7. According to IPCC (Climate Change 2007: Impacts, Adaptation and Vulnerability. Contribution of Working Group II to the Fourth Assessment Report of the Intergovernmental Panel on Climate Change, eds. M. L. Parry, O. F. Canziani, J. P. Palutikof, P. J. van der Linden, and C. E. Hanson [Cambridge, UK: Cambridge University Press, 2007]): “There is very high confidence [about 8 out of 10 chance of being correct]…that recent warming is strongly affecting terrestrial biological systems” and “high confidence, based on substantial new evidence, that observed changes in marine and freshwater biological systems are associated with rising water temperatures, as well as related changes in ice cover, salinity, oxygen levels and circulation.”
8. According to IPCC (Climate Change 2007 WG1, Summary for Policymakers): “Most of the observed increase in global average temperatures since the mid-20th century is very likely [greater than 90 percent likelihood] due to the observed increase in anthropogenic greenhouse gas concentrations.”
9. D. Lüthi, M. Le Floch, B. Bereiter, T. Blunier, J.-M. Barnola, U. Siegenthaler, D. Raynaud, J. Jouzel, H. Fischer, K. Kawamura, and T. F. Stocker, “High-resolution carbon dioxide concentration record 650,000-800,000 years before present” (Nature 453:379-382, 2008, doi:10.1038/nature06949).
10. IPCC (Climate Change 2007 WG1, Summary for Policymakers): “The primary source of the increased atmospheric concentration of carbon dioxide since the pre-industrial period results from fossil fuel use, with land-use change providing another significant but smaller contribution.” This statement is based in part on the fossil fuel emissions data in Figure 1.2; in part on estimates of the other sources as “sinks” of atmospheric carbon dioxide like those provided by the Global Carbon Project (Le Quéré, C. M. R. Raupach, J. G. Canadell, G. Marland, L. Bopp, P. Ciais, T. J. Conway, S. C. Doney, R. A. Feely, P. Foster, P. Friedlingstein, K. Gurney, R. A. Houghton, J. I. House, C. Huntingford, P. E. Levy, M. R. Lomas, J. Majkut, N. Metzl, J. P. Ometto, G. P. Peters, I. C. Prentice, J. T. Randerson, S. W. Running, J. L. Sarmiento, U. Schuster, S. Sitch, T. Takahashi, N. Viovy, G. R. van der Werf, and F. I. Woodward, “Trends in the sources and sinks of carbon dioxide” [Nature Geoscience 2, 2009, doi: 10.1038/ngeo689]), which indicate that deforestation and other land use changes currently contribute about 12% of total human-induced CO2 emissions; and in part on the chemical “fingerprints” of CO2 and other gases in the atmosphere, which can only be explained by the burning of coal, oil, and natural gas (R. F. Keeling, S. C. Piper, A. F. Bollenbacher and J. S. Walker, “Atmospheric CO2 records from sites in the SIO air sampling network,” in Trends: A Compendium of Data on Global Change (Oak Ridge, TN: Carbon Dioxide Information Analysis Center, Oak Ridge National Laboratory, U.S. Department of Energy, 2009).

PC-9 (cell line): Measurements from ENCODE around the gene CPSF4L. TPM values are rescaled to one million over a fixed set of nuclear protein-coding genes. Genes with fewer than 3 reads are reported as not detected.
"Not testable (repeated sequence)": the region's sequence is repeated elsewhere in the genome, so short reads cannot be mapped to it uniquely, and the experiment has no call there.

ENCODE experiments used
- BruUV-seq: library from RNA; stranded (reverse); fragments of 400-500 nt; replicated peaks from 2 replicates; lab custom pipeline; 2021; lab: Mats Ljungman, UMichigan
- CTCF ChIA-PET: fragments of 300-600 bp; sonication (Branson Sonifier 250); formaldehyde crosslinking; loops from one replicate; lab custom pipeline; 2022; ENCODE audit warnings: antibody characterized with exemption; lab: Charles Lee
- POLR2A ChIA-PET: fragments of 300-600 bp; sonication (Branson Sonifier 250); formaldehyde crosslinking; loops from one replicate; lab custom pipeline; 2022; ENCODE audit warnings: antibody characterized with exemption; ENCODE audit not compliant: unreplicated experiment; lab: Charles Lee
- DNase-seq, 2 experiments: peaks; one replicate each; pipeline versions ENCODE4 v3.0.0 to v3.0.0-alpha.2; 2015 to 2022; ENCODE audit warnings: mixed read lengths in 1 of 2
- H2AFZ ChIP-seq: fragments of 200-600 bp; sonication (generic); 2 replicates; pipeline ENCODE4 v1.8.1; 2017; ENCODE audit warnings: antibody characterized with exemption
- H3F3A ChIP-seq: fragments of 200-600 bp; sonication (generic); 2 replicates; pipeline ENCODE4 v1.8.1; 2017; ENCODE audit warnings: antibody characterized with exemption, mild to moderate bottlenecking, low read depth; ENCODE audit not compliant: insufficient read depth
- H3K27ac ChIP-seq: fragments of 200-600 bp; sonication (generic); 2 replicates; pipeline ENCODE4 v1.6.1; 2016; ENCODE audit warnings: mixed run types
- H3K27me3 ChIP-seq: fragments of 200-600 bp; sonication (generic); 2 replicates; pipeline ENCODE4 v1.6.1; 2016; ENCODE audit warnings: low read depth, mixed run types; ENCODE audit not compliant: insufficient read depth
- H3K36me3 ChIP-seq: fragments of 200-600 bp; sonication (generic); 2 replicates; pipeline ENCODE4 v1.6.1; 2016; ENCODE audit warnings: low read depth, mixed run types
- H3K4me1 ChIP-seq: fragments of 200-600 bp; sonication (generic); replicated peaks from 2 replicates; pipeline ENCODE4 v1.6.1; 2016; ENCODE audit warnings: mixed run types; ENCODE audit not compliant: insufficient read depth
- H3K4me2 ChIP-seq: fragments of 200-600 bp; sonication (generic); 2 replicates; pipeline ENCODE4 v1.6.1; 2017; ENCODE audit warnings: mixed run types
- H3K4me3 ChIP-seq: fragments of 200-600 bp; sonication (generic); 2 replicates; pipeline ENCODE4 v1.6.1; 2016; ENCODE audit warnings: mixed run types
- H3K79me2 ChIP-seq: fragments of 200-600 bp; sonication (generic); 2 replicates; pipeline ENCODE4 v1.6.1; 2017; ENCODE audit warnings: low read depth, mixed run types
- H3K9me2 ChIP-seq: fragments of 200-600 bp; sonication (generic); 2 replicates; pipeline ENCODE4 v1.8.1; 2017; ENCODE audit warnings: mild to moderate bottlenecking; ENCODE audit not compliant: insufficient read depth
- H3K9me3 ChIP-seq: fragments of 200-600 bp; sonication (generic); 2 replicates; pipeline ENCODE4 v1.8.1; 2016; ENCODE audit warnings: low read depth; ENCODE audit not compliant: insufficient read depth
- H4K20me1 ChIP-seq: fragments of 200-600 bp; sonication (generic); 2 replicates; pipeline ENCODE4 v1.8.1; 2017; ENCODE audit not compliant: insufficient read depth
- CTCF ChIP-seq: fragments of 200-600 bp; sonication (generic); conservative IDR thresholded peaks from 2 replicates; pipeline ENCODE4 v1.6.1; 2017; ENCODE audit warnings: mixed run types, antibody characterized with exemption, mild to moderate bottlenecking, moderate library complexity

11. Methane comes from fossil fuel and biomass burning, natural gas management, animal husbandry, rice cultivation, and waste management (S. Houweling, T. Rockmann, I. Aben, F. Keppler, M. Krol, J. F. Meirink, E. J. Dlugokencky, and C. Frankenberg, “Atmospheric constraints on global emissions of methane from plants” [Geophysical Research Letters 33:L15821, 2006, doi:10.1029/2006GL026162]). The atmospheric concentration of methane rose sharply through the late 1970s before leveling off at about two-and-a-half times its estimated pre-industrial concentration. Methane levels have risen slightly in each of the past few years (E. J. Dlugokencky, L. Bruhwiler, J. W. C. White, L. K. Emmons, P. C. Novelli, S. A. Montzka, K. A. Masarie, P. M. Lang, A. M. Crotwell, J. B. Miller, and L. V. Gatti, “Observational constraints on recent increases in the atmospheric CH4 burden” [Geophysical Research Letters 36:L18803, 2009]) but the reasons for the changes are not completely clear. Nitrous oxide concentrations are steadily increasing primarily as a result of agricultural activities (especially the application of chemical fertilizers), but also a byproduct of fossil fuel combustion and certain industrial process. Halogenated gases include chlorofluorocarbons (CFCs), hydrofluorocarbons, perfluorocarbons, and sulfur hexafluoride, all of which are produced primarily by industrial processes. Many of these compounds also contribute to the depletion of ozone in the stratosphere, which is a related but largely separate environmental problem from climate change (see, e.g., CCSP, Trends in Emissions of Ozone-Depleting Substances, Ozone Layer Recovery, and Implications for Ultraviolet Radiation Exposure, Synthesis and Assessment Product 2.4 by the U.S. Climate Change Science Program and the Subcommittee on Global Change Research, eds. A. R. Ravishankara, M. J. Kurylo, and C. A. Ennis [Asheville, NC: National Oceanic and Atmospheric Administration, 2008]). Water vapor is also an important greenhouse gas, but its concentration in the lower atmosphere is controlled by the rates of evaporation and precipitation, which are natural processes that are much more strongly influenced by changes in atmospheric temperature and circulation than by human activities directly.